Training the full range of motion in your hips will create balanced strength and range of motion in your hip joint which will help you transition through movement. It has also been shown to correlate with fewer injuries!

But what’s probably the best argument for training your hips in every direction is the fact that healthy, strong hips, support healthy strong knees. So, if you’re a dancer with cranky knees, starting training those hips!


4. Stop Popping Your Hips

“If you pop those hips one more time…” 

The PTs at Mims Method might work backstage at Chicago, but they would love it if they didn’t have to quote the show so often!

You know, what I’m talking about.  That sideways leaning hip-hike that feels so good when the “pop” from your hip rings out. 


I know this feels like a personal attack but…well, why don’t I let Dr. Kate Besong tell you why?

“Generally, popping your joints is likely not beneficial and may point to instability in that area. If it happens by accident while you’re moving, fine. But don’t force things to pop just to feel looser. Instead, focus on stability exercises and you’ll likely notice that your need to pop becomes less frequent.”


So give your PT a break from swinging on as Liz in cellblock tango and start working on your hip stability!



personal training for dancers



5. Stop Overstretching

Overstretching is something every dancer has done. Whether it’s literally sitting in an over-split or simply stretching for too long, our desire for soaring legs and impressive back bends can get dance athletes into trouble.

Contrary to how many dancers were trained, stretching should never reach the point of pain and, according to MIT, you should not be sore the day after a stretch session. If this happens, it’s time to decrease the intensity of your stretch sessions.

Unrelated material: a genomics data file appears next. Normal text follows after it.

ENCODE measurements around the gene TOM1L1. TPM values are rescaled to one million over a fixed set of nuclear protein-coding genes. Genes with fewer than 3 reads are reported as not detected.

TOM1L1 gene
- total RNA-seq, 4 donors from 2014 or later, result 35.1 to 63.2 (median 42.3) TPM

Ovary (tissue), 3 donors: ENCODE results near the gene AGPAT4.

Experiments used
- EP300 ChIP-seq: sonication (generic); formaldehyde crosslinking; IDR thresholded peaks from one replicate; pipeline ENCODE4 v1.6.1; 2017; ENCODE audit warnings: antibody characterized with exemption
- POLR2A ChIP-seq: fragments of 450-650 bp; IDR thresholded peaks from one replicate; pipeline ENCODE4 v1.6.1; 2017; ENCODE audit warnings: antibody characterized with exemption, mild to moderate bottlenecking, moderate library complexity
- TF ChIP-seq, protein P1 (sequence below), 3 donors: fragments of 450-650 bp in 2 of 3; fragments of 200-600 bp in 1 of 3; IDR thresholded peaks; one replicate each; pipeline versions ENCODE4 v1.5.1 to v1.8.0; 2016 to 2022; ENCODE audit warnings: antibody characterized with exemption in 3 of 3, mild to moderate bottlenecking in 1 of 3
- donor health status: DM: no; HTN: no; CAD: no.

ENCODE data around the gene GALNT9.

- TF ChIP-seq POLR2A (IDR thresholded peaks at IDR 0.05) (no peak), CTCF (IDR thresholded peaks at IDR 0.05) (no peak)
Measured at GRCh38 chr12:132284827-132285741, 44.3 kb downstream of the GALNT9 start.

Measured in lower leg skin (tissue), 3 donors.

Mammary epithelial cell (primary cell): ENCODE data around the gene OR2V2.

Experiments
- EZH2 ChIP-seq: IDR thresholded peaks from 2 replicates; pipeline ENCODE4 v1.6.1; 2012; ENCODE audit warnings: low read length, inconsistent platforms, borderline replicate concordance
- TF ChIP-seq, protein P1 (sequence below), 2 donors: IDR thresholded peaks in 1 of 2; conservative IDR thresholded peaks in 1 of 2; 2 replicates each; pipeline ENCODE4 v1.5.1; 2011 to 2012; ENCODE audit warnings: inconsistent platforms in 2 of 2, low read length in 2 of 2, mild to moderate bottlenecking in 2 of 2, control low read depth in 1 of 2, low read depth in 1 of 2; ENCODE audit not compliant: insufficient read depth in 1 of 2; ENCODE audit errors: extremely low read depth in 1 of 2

And  those of you shaking your head right now saying, “But it feels good to stretch that deep!” Dr. Chris has a suggestion: 

“We know your muscles feel tight sometimes, and getting into a deep stretch feels really nice. However, that doesn’t get to the root of the problem. In most of the cases I see, building strength and stability is a better long-term fix than stretching your hammys out for the 10th time today.”


6. Stretching is NOT a Warm-Up!

You’ve heard me say it before, but stretching is not a warm-up and these PTs all agree. 

Active stretching can, and should, be a part of your warm-up. But it shouldn’t be the only aspect of your warm-up. 

Instead, try a mobility flow followed by exercises sure to get your muscles activated. Not sure what this might look like? 

Check out this follow-along warm-up we wrote specifically for auditions and performances! And feel free to add in your favorite stretch or exercise to lock yourself into the zone.


7. Don’t be Scared (We’re Here to Help!)

When asked what these Broadway PTs wished most that dance athletes knew, Founder of Mims Method PT, Brittney said this:

“Don’t be scared to see a PT! We aren’t here to tell you to stop doing what you love to do. We’re here to help you do it safely and help your career (or hobby) have longevity!”


We cannot emphasize enough how important it is to listen to your body. Seeing a PT does not mean that you’ll be out of the show. It might not even mean that you’re injured. 

Seeing a PT simply means that you are willing to work to keep your instrument in tip-top shape for performance!